The sudden financial blow that Cyprus suffered two months ago is one story that successfully made international headlines; what has barely made it into the local news, however, is the toll the crisis has taken on asylum seekers and refugees, two of the most marginalised groups in Cypriot society, who are treated as scapegoats for our community’s ills.
When discussing the new austerity measures, politicians and the media choose their rhetoric with care, in an effort to secure social support for measures that will affect broad segments of the population. The newly elected president of the Republic eagerly stresses in his announcements that benefits provided to non-Cypriots, particularly refugees and asylum seekers, will be drastically reduced, despite the fact that the amount paid to this population constitutes a tiny percentage of the country’s overall budget.
As the full extent of the crisis is still unfolding, its full impact on the lives of asylum seekers and beneficiaries of international protection remains to be seen; yet it is already evident that their situation is deteriorating daily.
As employment opportunities diminish in the sectors where asylum seekers are permitted to work (agriculture, livestock, fisheries), most have become dependent on the volatile welfare system. Similarly, recognised beneficiaries of international protection, who are legally permitted to work freely in all sectors, are trapped in the same dependency cycle because the Labour Office appoints them to seek employment in these limited fields, while Cypriots are prioritized more than ever, followed by EU nationals, in better-paid sectors.
The welfare system is struggling to respond to the needs of the population at large, especially those of asylum seekers who are not allowed to work in the first six months they are in Cyprus, and who are therefore supposed to be supported by Social Welfare Services. The individual conditions of beneficiaries (including victims of torture, people with disabilities, and unaccompanied minors) are not taken into consideration and, as a result, the benefits granted to each are the minimum possible. Moreover, since January 2010, a parliamentary committee must approve all benefits paid to non-EU residents on a monthly basis. This practice results in delays of many months, and removes the capacity of the social services to respond immediately to emergency situations. As a result, hundreds of asylum seekers and beneficiaries of international protection are trapped in a cycle of destitution. Meanwhile, the government is moving towards the implementation of more restrictive policies.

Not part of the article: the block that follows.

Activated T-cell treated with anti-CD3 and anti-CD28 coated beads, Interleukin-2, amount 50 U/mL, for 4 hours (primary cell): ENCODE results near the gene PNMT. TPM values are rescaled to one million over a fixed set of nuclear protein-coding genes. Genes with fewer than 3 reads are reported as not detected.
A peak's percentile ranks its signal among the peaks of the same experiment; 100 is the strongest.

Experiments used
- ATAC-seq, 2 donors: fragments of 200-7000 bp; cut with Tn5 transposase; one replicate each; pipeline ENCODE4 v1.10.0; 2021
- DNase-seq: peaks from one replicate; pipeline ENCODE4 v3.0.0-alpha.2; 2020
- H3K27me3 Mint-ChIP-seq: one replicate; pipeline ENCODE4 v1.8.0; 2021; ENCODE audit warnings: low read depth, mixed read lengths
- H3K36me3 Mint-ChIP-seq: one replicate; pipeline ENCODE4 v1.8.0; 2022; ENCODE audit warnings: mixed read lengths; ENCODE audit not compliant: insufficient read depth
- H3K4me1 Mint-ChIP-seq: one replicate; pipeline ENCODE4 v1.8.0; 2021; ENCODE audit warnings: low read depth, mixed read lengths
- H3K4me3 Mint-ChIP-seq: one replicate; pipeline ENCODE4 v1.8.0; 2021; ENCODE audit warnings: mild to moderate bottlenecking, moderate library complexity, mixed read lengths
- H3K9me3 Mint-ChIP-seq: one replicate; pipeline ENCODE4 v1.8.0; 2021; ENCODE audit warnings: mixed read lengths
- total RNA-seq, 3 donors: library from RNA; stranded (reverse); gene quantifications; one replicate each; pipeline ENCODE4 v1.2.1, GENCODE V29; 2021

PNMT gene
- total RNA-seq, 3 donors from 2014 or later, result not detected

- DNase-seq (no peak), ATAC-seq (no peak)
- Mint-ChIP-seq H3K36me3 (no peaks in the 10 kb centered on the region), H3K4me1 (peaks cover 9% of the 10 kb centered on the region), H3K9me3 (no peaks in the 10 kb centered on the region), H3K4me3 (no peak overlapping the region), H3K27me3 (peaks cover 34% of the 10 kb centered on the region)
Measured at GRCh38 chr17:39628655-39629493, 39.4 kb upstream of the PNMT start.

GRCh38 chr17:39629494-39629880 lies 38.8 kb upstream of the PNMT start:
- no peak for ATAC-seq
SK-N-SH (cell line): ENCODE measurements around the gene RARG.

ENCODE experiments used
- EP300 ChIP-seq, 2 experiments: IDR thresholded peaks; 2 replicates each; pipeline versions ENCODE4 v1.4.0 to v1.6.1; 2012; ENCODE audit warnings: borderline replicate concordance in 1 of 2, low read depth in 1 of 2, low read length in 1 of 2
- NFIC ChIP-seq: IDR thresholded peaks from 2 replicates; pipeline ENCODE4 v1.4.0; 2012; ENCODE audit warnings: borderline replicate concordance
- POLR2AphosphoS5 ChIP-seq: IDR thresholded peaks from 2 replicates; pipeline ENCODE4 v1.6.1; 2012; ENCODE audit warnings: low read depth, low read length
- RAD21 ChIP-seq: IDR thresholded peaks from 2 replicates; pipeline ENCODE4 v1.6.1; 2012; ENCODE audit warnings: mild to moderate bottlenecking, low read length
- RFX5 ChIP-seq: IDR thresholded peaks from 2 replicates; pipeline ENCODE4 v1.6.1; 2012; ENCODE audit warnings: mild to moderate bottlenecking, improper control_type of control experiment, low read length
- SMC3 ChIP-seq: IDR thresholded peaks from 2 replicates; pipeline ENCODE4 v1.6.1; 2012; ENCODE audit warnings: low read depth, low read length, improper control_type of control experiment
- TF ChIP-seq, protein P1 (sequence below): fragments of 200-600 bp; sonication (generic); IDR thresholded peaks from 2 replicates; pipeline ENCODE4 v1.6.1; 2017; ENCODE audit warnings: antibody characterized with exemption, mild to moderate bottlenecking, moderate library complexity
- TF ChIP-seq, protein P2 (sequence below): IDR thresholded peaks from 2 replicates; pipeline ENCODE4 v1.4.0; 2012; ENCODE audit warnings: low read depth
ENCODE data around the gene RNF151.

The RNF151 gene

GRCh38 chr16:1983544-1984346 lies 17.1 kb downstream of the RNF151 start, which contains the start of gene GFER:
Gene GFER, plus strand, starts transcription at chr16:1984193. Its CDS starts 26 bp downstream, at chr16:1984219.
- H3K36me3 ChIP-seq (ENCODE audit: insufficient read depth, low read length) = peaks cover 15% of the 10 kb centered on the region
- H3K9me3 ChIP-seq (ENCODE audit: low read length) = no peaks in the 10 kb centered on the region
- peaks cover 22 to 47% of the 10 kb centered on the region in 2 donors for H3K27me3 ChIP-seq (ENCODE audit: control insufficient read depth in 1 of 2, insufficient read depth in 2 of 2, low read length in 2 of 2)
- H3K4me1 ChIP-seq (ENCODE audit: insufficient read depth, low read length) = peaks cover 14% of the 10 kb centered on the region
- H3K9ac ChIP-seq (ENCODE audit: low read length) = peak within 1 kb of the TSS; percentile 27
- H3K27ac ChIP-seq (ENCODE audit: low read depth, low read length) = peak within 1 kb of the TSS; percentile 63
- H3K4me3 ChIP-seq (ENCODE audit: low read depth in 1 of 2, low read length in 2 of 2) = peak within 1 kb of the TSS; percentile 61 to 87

In the aftermath of the country’s financial breakdown, the discriminatory practices that were already found among the governmental authorities dealing directly with asylum seekers and refugees have been aggravated by an increase in xenophobic attitudes. These attitudes reinforce the daily obstacles that people have to overcome in order to access basic social and economic rights.
Escalating aggressive xenophobic and racist attitudes are manifested both in attacks on non-Cypriots by the growing far-right and fascist groups, and in the increasing incidents of violence against immigration detainees by police officers. Even the growing Cypriot solidarity movement, worryingly, has a message of exclusion of non-Cypriots.
In the last months, two of the country’s three reception centers, mainly financed by the European Refugee Fund (ERF), have abruptly suspended their operations. Hundreds of residents were given just one week’s notice prior to their removal to arrange alternative accommodation and the Social Welfare Office did not give them access to emergency support. It is still unknown when these people will be given access to welfare benefits ensuring their right to adequate living conditions. But while the closure of reception centers has severely affected the lives of those who used to reside there, it has also affected all new asylum seekers arriving in the country, many of whom arrive from Syria.
The Cypriot government’s inability to meet its responsibilities has become evident in its delay in adopting an official stance towards the Syrians currently in the country, despite international pressure. Recently, government representatives have stated in the press that Cyprus will not be receiving any more refugees from Syria and will act only as a transit country, before people move on to other EU states.
As the weeks pass, many asylum seekers and refugees, mostly from Syria, attempt to leave Cyprus, hoping to find safe havens in other European countries. Over the past two months, the ones brave and lucky enough to manage have not been returned to the island.
With a very weak governmental infrastructure in place to respond to the needs of asylum seekers and refugees already, and particularly to the most vulnerable individuals amongst them, the fight these days rests on the shoulders of a few NGOs whose own capacity is curbed by a lack of funding.
This article originally appeared in the ECRE Weekly Bulletin of 17 May 2013
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